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Einat Hauzman, Daniela Bonci, Maureen Neitz, Jay Neitz, Dora Ventura; Analysis of the Expression of the Rhodopsin Gene Rh1 in Retinas of Nocturnal and Diurnal Dipsadidae Snakes and Comparative Study of the Density of Photoreceptors and GCL Cells. Invest. Ophthalmol. Vis. Sci. 2013;54(15):2482.
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© ARVO (1962-2015); The Authors (2016-present)
Diurnal Dipsadidae snakes have pure cone retinas while nocturnal have duplex retinas with rods and cones. The aim of this study was to verify the expression of the Rh1 gene in diurnal and nocturnal snakes and compare the density of photoreceptors and cells in the ganglion cell layer (GCL) in retinas of different species of Dipsadidae snakes.
To determine the expression of the Rh1 gene, the RNA of 8 species was extracted and converted to cDNA, which was used in PCR. The gene was sequenced in the nocturnal species: Atractus pantostictus, Dipsas petersi, Sibynomorphus mikanii, S. neuwiedii and Oxyrhopus guibei, and in the diurnal: Erythrolamprus poecilogyrus, Helicops modestus and Tomodon dorsatus. Photoreceptors were labeled by immunohistochemistry and cells of the GCL were labeled with Nissl stain in wholemount retinas. Thirty nine retinas of 12 species were evaluated, 26 of which to count photoreceptors and 19 to quantify GCL cells (Table 1). The visual acuity was estimated based on the GCL cells peak density.
The Rh1 gene is expressed in the retinas of all species, both nocturnal and diurnal. The spectral sensitivity, estimated based on the amino acid sequences, presented a λmax of 500 nm in the nocturnal species and 484 nm in the diurnal species. In the nocturnal species the total photoreceptor population presented higher cell density compared to the diurnal snakes (Table 1). The population of cells in the GCL presented small variation among species, but the visual acuity varied among nocturnal and diurnal species (Table 1).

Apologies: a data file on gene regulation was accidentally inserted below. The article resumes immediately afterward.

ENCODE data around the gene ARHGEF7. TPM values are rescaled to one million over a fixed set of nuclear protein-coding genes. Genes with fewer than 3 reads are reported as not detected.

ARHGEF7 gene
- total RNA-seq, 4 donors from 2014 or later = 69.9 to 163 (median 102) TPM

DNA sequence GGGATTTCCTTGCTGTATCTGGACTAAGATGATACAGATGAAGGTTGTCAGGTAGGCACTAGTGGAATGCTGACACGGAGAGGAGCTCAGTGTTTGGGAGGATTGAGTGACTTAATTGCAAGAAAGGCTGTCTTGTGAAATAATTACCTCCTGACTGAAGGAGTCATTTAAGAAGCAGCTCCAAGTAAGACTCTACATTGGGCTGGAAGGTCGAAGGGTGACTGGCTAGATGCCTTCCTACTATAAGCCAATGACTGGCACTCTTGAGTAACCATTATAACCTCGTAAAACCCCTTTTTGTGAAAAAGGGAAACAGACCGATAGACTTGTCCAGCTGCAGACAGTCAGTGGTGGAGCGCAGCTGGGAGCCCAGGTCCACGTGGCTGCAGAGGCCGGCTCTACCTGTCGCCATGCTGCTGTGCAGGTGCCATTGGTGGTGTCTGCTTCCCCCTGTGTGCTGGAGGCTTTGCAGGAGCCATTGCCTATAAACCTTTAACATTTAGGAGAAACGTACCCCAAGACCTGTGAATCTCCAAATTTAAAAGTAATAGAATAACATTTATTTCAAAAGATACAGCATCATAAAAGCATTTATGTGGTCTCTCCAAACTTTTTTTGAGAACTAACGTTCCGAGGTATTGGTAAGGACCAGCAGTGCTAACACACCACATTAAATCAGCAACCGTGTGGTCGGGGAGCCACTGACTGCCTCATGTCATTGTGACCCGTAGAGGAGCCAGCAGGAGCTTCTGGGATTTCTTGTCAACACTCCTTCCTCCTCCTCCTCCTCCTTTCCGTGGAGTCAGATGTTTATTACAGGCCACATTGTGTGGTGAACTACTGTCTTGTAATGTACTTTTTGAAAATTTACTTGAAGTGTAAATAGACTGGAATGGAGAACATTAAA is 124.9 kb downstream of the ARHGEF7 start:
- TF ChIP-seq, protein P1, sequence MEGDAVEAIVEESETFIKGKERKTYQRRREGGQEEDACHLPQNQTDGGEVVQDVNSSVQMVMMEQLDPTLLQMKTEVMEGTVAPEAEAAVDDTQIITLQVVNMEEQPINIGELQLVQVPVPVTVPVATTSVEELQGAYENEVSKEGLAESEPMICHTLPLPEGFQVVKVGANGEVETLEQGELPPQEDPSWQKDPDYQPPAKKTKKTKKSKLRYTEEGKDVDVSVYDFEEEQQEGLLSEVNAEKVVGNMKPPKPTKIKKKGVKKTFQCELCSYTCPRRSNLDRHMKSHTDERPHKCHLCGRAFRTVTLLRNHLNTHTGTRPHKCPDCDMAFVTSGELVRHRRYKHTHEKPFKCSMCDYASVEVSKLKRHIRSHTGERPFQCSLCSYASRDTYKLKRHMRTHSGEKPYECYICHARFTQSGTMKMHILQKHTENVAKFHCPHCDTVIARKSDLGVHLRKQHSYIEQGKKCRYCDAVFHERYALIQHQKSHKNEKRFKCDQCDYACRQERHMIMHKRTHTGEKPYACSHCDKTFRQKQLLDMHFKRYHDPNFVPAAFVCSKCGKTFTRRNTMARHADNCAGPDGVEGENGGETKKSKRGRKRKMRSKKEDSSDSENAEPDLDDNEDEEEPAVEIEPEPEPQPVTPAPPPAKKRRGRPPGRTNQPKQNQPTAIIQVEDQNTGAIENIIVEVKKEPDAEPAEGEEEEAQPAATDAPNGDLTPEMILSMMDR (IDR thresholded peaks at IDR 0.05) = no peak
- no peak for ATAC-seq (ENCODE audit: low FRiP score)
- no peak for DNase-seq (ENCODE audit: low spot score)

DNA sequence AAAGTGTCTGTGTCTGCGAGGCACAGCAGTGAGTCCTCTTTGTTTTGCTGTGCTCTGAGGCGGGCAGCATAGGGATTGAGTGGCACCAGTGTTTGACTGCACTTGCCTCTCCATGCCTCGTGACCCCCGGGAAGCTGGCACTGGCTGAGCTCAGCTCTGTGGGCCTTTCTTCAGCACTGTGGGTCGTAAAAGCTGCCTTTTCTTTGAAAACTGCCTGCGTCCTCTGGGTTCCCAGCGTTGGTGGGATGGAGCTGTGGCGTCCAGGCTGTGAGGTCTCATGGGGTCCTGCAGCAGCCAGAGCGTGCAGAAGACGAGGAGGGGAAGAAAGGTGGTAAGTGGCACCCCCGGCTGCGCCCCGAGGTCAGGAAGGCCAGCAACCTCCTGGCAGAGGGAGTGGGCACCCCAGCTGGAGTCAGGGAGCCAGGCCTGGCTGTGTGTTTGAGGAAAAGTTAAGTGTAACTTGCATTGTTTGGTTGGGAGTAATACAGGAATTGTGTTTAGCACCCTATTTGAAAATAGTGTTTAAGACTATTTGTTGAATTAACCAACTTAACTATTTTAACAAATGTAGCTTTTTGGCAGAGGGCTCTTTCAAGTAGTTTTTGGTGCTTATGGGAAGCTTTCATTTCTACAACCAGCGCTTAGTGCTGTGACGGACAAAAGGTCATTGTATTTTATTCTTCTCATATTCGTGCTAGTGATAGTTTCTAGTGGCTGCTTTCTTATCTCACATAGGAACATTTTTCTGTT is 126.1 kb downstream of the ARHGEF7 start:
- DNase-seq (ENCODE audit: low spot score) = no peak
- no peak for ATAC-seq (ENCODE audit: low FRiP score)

Compared to the diurnal species, nocturnal snakes presented a higher density of photoreceptors and higher convergence between photoreceptors and GCL cells, since density of cells in the GCL did not differ between nocturnal and diurnal species. The architecture of the retinae of nocturnal snakes is therefore compatible with great sensitivity to light and adaptation to scotopic vision. The absence of rods in the retinas of diurnal snakes indicates that the Rh1 gene is expressed in cones and might contribute to the color vision in these species.
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